Child Safety Updates For Corded Window Coverings
The Consumer Product Safety Commission (CPSC) found that two-thirds of window covering cord accidents ending in death could have been prevented by simply making the cords inaccessible to children. Cordless window coverings are the safest choice for homes with small children. However, if replacing corded window coverings is not an option, safety components are available to improve their safety when installed and used properly. However, choosing not to install, or installing them incorrectly, can create serious hazards for your family.
Here’s what you need to know:
Always make sure that every blind or shade you purchase is compliant with CPSC safety standards. Purchasing non-compliant window coverings will create unnecessary risk for your children. The best way to confirm compliance is to know the regulations yourself. Corded window coverings can either have one or two separate cords or have a tensioner for those window coverings with a continuous cord loop lift system.
Keep in mind that even if the window coverings you choose are compliant with safety guidelines, corded blinds and shades can still pose a threat. However, minimizing and avoiding that danger is easy. Here’s how to do it:
A cord cleat is a plastic or metal safety device that allows you to wrap dangling cords so they’re out of the reach of children. Corded window coverings can be made safer for children and pets by simply adding a cord cleat to each window blind or shade. SelectBlinds.com provides cord cleats with every corded product order. If you did not receive cord cleats with your corded product order, please call our customer service team at (888) 257-1840.
Ready to install your own cord cleats? Follow these easy instructions.
Additional Safety Components
A cord tensioner is a device specific to blinds and shades with a continuous cord loop lift system. A cord tensioner is a safety mechanism that can be installed on your wall or to your window frame. Every safety-compliant window covering with a continuous cord loop will have a cord tensioner already attached. You simply have to attach it to the wall or inside the window frame. The cord tensioner will keep the cord tight, so a child can’t stick their head or any appendage into the loop. Even with a taut cord, your window coverings will be perfectly functional while keeping your family safe.
Here are step-by-step instructions on how to properly install your own cord tensioner.
Breakaway tassels can be installed at the end of two single cords to make it a loop. Doing so may make it easier to use the blinds or shades. However, if any weight is put on the breakaway tassel that connects the two cords, it will break apart and you’ll have two unconnected cords once again.
Inner Cord Stops
Added to the safety regulations in November, 2000, inner cord stops can limit how the inner cords can be pulled and looped. If your current cord stops allow too much inner cord to be pulled out, simply adjust the location of the cord stops by untying the current cord stop, moving it to the top of the blinds when the blinds are fully lowered, and retying it onto the cord. Many people forget that it’s not just the main lift cords that can cause injury or death. Every cord on your window coverings has that potential, but the inner cord stops limit that risk.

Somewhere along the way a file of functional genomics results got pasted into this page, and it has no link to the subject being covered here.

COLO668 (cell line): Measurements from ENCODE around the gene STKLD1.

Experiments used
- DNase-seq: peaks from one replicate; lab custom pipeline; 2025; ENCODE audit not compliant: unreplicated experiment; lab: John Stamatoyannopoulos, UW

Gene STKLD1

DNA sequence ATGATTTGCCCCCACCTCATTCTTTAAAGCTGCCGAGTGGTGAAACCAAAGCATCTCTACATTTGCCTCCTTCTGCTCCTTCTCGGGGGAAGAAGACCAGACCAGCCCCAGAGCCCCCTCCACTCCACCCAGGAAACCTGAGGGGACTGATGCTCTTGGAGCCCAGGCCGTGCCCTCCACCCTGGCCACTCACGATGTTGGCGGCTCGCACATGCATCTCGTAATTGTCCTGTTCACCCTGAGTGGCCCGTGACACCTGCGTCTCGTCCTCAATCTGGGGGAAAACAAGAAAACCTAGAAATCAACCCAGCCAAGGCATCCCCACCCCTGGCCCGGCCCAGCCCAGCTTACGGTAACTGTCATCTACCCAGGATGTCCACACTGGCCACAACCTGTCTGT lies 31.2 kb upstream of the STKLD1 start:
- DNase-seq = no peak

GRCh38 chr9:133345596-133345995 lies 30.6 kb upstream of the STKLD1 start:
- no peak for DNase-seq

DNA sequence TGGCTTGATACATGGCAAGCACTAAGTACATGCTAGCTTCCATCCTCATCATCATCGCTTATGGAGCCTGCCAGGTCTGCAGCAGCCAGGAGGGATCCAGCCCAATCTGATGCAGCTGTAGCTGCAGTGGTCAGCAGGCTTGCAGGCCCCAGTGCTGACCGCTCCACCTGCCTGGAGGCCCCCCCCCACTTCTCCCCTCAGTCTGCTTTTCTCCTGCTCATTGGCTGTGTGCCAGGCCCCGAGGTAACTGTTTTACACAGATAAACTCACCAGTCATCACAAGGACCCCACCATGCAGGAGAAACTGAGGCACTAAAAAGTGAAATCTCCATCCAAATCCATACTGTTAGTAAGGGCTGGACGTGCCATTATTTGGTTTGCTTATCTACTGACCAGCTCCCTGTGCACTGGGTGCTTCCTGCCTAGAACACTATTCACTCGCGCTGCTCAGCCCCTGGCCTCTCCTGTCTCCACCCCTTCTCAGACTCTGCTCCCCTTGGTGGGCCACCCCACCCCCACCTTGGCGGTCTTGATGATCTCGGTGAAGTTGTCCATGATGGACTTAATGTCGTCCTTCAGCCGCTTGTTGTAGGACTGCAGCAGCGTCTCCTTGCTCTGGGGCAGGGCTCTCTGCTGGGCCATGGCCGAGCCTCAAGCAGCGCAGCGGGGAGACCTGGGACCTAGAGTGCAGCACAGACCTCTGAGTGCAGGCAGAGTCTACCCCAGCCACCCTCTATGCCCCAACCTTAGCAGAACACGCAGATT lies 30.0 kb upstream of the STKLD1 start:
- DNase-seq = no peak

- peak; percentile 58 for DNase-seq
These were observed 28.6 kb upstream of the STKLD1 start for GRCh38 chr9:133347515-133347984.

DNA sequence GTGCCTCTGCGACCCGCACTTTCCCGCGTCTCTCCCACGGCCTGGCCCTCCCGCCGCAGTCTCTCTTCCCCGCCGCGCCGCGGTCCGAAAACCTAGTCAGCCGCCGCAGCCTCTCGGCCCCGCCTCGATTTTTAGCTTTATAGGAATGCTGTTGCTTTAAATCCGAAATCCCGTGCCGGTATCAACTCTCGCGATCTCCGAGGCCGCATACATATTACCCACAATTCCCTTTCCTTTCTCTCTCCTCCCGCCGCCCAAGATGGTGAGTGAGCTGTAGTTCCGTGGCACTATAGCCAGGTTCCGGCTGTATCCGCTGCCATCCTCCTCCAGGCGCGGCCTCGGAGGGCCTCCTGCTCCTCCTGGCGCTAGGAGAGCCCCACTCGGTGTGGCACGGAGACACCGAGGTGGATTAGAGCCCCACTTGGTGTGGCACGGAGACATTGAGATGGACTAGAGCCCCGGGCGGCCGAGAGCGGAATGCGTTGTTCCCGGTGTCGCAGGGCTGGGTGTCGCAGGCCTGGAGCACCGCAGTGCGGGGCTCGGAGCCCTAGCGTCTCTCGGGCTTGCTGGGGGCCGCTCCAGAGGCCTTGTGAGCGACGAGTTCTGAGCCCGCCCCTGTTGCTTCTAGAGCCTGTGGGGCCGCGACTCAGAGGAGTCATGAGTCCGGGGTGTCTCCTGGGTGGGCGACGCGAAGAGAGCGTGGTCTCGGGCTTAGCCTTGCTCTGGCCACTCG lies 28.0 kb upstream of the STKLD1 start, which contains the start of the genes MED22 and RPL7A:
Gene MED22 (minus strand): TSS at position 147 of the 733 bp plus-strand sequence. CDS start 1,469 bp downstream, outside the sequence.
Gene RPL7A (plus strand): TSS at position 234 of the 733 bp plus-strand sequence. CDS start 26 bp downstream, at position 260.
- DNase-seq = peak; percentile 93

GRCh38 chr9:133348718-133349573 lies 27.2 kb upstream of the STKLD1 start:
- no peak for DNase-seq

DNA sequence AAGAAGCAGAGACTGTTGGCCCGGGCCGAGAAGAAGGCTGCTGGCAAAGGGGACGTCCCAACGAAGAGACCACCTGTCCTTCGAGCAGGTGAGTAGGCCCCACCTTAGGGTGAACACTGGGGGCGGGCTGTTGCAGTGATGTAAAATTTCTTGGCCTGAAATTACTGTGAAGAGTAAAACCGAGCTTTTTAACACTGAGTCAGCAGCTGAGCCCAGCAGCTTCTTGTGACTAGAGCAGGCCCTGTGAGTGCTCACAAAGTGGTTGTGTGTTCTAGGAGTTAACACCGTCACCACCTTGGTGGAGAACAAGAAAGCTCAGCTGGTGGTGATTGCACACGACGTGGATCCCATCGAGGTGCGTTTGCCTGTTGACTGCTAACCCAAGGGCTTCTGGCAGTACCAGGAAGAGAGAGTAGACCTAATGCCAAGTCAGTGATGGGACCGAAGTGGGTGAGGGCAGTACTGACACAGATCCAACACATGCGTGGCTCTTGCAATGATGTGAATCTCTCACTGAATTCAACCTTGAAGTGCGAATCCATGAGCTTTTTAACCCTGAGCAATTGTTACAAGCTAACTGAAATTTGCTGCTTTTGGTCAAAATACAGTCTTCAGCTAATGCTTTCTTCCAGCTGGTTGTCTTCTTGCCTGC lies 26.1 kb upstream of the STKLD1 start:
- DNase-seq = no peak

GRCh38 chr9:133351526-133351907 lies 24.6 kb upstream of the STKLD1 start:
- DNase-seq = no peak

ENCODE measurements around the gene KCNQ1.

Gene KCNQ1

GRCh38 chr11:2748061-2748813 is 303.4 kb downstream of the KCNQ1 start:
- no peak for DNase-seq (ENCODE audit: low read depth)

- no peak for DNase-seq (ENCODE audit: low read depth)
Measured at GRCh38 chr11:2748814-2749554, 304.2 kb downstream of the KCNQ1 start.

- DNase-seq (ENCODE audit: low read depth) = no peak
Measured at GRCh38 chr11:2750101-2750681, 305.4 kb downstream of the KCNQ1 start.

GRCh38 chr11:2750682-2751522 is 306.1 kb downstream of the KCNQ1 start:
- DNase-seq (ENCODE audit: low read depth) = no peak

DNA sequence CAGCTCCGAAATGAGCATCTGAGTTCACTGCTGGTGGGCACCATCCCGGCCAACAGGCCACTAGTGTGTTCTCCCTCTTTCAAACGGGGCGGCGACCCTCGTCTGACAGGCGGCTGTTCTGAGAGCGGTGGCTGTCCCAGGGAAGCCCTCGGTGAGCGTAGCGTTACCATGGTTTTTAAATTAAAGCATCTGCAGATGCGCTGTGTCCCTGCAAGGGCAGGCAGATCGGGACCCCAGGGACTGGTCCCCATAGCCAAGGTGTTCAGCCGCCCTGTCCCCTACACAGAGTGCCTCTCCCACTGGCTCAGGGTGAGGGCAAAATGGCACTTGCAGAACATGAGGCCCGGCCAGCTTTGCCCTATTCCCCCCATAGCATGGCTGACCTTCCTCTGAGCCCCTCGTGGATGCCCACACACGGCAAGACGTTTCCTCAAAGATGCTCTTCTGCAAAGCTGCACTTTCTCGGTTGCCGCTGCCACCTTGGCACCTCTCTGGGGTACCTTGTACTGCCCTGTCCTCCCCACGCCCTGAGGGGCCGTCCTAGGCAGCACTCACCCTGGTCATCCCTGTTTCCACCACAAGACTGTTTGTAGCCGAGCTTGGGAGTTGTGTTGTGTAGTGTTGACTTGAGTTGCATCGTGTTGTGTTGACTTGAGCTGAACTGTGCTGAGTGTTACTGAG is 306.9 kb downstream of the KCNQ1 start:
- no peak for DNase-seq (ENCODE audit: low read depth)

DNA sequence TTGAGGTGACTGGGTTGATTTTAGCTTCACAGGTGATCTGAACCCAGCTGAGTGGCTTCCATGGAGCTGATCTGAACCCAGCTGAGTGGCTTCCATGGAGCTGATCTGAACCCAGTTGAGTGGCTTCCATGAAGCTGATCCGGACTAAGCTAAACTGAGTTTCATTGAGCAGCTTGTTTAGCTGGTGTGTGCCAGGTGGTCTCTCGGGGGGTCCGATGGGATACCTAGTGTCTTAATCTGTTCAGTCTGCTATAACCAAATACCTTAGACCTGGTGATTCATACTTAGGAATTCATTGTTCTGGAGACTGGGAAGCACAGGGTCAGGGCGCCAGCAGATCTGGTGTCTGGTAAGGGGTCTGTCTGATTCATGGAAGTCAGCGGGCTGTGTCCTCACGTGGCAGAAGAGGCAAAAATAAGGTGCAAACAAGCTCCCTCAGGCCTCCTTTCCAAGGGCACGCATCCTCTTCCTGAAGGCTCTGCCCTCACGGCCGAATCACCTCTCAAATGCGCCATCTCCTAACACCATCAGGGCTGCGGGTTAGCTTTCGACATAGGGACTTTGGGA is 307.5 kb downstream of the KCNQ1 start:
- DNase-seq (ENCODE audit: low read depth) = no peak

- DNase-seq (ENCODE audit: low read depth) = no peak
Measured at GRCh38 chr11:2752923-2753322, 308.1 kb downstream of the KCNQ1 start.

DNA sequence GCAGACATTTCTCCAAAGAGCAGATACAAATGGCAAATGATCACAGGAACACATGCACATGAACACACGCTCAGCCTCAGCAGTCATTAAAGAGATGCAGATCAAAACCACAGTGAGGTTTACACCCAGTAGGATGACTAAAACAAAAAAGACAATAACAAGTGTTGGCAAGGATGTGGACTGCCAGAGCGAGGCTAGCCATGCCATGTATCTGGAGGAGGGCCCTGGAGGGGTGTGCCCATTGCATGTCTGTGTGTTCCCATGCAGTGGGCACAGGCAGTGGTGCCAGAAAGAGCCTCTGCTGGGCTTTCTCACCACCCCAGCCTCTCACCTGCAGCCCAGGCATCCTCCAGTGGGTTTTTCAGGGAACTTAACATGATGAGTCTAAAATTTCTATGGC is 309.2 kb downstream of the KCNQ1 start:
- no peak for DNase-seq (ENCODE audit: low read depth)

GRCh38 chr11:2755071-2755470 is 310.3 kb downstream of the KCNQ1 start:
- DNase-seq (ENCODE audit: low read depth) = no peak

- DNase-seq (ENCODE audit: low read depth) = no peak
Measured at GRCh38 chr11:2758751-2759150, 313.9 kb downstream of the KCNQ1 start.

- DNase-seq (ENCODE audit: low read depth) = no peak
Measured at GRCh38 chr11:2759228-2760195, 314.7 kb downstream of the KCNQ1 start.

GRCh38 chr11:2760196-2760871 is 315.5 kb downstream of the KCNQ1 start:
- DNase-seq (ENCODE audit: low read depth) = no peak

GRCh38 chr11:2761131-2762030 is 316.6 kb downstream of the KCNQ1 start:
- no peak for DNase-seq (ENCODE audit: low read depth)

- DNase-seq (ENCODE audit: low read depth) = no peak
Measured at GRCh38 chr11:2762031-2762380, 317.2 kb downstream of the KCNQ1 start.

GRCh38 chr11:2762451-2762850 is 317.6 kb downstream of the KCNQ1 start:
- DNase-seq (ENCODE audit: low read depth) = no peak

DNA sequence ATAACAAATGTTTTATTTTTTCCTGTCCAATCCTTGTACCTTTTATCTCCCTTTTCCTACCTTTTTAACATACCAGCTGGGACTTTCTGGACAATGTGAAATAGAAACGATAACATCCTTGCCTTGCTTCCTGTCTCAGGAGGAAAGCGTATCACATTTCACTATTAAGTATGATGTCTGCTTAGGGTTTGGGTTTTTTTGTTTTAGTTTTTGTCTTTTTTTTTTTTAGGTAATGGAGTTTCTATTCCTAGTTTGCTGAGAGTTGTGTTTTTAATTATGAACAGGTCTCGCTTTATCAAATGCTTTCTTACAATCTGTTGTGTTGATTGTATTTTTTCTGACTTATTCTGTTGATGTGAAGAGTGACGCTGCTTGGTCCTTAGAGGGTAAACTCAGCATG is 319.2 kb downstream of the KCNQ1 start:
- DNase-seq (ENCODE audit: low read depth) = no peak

Free Retrofit Kits
If you have older blinds or shades and they have a cord, you can always use a retrofit kit if you can’t upgrade to cordless blinds right away. Federal regulations dictate that a continuous cord loop must be attached securely to the wall with a tensioner or be cut into two cords with safety tassels added to the bottom of each loose cord. After that, use a cord cleat to keep it out of reach of children. The Window Covering Safety Council (WCSC) offers free retrofit kits, so you can make your current blinds and shades as safe as possible, until you’re able to upgrade to a cordless option later.
Proactive Furniture Placement
But there’s even more you can do to protect your children and pets from accidental strangulation and other injuries. Furniture placement is crucial to your child’s safety. Avoid placing couches, chairs, and other furniture near windows. Children can and will climb up bookshelves, tables, and on chairs. If there is a window blind or shade in reach, they probably will play with it. After all, they’re children and children love to explore. That’s their way to learn and understand the world around them. Proactive furniture placement is a great way to create an even safer home environment for your entire family.
Check and Recheck Cords
Regularly check and recheck the cords on your window blinds and shades. Check that the tensioners are still securely attached to the wall and make sure cord cleats are installed out of the reach of your children. You may need to adjust these as your children grow. Checking and rechecking safety measures in your home will bring you peace of mind.
Everyone should feel safe within their own home, and making sure your window coverings are not potential hazards is where it all begins.